So apparently Brian Cox is coming to Arecibo to do a program on pulsars and wants to interview my Dad. This is funny and a bit sad, because he wanted to interview Mum on Biochemical Astronomy a year ago, but she said no because the interview clashed with my graduation.

Because of this, I am now having a long conversation with my Mom about what Dad’s work has been over the years.

I knew about Dad making the best maps of the radio sky as for his graduate thesis, and he is currently working on an updated version at a higher frequency. I know that he mapped supernova remnants and wrote extensively on the polarization of Cosmic Background Radiation. He wrote some of the earliest software to make radio sky maps on computers at the VLA in New Mexico. He helped set up several then-new telescopes in India and became involved in mapping Radio-galaxies. He made the first millimeter map of the moon, though the person he worked with sniped the kudos for that paper. He helped with the planning and testing of the GBT telescope, while mapping double radio-sources. He was the Head of Astronomy at Arecibo when it had its huge upgrade and worked out how to make it switch between equipment very quickly, convinced NASA to donate us our first Hydrogen Mazer, and set up the telescope’s VBLI system along with my Mum. (Which she has now completely taken over and updated, the brilliant lady.)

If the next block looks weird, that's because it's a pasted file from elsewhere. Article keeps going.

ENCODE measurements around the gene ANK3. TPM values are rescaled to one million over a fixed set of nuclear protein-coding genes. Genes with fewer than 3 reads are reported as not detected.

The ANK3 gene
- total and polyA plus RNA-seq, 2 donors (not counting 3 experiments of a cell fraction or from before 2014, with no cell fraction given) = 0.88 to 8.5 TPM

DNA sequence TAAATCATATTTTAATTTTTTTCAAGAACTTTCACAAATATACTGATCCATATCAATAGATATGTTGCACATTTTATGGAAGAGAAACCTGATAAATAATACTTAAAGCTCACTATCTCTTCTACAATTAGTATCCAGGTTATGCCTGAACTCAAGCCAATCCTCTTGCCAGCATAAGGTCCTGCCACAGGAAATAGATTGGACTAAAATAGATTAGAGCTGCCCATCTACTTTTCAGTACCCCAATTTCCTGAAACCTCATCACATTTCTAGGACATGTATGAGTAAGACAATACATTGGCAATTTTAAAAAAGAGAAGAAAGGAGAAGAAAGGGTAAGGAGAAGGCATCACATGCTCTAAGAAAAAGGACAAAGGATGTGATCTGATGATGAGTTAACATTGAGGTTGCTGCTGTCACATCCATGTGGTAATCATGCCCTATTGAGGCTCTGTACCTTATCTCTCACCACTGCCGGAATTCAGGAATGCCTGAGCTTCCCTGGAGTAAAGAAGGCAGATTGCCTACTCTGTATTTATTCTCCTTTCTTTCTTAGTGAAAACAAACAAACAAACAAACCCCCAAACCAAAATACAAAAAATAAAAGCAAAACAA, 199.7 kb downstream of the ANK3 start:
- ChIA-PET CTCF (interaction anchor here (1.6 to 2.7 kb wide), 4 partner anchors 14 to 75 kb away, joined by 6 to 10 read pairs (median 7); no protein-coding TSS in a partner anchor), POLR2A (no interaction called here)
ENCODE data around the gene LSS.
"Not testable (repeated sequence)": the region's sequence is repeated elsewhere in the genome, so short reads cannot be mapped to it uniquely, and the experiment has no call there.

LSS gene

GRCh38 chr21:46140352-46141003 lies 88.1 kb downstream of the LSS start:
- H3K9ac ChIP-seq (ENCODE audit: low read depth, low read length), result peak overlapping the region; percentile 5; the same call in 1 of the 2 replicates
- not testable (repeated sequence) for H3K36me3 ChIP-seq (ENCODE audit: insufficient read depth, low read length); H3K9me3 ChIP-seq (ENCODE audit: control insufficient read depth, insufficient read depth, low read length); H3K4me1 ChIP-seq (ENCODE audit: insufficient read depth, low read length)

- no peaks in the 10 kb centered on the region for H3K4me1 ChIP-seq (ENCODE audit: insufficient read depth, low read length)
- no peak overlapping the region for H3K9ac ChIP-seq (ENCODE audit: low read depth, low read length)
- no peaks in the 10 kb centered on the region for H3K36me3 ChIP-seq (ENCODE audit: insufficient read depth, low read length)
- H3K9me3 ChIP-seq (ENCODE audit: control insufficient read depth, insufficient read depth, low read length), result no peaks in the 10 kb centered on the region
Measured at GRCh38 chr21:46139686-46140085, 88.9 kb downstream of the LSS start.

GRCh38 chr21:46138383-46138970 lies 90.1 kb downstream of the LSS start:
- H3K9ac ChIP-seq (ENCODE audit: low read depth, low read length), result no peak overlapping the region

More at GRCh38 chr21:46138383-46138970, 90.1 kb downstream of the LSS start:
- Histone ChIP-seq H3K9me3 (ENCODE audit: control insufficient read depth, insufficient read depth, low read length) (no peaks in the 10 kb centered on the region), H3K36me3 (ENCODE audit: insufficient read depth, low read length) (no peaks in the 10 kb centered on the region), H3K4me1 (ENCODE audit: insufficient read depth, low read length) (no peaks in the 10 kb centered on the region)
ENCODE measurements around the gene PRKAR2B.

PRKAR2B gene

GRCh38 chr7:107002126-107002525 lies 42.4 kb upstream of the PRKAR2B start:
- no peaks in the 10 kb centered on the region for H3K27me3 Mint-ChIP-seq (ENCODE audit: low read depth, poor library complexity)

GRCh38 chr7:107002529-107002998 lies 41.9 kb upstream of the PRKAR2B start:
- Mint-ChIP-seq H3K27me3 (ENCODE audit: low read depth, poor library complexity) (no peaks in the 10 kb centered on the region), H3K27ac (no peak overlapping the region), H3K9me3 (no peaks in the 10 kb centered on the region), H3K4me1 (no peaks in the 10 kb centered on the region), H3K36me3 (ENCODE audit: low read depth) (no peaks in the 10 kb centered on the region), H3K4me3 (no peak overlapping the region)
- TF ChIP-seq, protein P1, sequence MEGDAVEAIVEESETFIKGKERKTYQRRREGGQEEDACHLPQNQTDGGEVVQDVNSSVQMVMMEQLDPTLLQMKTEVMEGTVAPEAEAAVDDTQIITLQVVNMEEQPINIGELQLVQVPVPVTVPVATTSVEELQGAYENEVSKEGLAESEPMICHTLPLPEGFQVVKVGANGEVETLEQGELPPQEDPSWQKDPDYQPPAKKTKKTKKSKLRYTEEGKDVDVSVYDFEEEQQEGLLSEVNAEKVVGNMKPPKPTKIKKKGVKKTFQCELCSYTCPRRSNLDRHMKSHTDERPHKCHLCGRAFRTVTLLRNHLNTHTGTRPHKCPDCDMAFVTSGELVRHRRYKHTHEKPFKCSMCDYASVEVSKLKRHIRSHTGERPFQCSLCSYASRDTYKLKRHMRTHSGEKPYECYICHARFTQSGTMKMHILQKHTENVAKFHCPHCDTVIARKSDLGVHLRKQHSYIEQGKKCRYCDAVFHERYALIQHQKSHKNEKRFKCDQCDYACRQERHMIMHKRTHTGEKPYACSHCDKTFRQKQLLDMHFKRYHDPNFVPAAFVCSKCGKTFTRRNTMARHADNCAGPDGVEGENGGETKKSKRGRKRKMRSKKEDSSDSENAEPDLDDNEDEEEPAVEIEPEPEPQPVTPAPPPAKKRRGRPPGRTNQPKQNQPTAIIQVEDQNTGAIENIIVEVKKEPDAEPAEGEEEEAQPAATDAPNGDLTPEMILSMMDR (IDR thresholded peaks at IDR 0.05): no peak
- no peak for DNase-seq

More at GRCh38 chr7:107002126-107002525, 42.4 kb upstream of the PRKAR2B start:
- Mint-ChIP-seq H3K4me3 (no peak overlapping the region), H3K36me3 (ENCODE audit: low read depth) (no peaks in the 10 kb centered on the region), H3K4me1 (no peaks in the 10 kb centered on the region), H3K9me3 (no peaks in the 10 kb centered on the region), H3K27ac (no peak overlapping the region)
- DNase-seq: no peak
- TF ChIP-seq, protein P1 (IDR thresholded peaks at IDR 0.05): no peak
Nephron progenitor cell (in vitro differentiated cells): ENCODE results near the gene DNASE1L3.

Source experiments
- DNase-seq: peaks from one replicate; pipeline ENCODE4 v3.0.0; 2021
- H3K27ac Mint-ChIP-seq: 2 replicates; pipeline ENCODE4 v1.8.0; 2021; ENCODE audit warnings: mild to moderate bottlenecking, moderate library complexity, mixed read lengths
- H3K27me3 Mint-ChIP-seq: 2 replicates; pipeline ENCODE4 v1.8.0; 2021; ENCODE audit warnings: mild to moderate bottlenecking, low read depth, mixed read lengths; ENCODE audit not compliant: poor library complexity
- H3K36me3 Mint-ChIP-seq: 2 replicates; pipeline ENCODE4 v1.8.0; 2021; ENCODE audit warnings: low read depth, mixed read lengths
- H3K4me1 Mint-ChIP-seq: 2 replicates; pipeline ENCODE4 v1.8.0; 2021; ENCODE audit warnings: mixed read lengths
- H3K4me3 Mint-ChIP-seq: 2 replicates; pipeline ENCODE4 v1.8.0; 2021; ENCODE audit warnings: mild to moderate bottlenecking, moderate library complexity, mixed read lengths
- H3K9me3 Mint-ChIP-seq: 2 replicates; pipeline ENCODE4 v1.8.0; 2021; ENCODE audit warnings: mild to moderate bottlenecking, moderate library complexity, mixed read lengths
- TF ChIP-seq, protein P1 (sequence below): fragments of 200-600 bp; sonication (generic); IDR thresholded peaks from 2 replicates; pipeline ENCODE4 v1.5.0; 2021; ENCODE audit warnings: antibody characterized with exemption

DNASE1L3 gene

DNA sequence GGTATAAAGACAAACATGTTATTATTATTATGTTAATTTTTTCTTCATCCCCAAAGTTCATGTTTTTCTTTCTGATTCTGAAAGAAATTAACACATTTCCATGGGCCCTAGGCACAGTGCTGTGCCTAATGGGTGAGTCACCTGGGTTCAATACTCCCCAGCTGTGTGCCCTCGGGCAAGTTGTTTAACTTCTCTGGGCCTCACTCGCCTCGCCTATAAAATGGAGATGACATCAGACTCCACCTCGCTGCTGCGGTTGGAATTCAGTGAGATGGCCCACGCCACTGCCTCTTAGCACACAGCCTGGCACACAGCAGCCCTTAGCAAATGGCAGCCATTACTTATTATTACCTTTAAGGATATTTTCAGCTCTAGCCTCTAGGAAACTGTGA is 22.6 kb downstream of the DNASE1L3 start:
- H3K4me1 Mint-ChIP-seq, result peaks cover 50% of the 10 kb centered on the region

I didn’t know that sometime in the middle he discovered 5 pulsars. (Number 35-40, it seems.) Apparently he is being interviewed by Brian Cox about this. I dunno, seems like the least cool part of his work to me. Every radioastronomer of his generation seems to have found a pulsar or two.

Still, holy shit.

Astronomy radio astronomy personal brian cox Arecibo Observatory

  1. medea-and-morticia posted this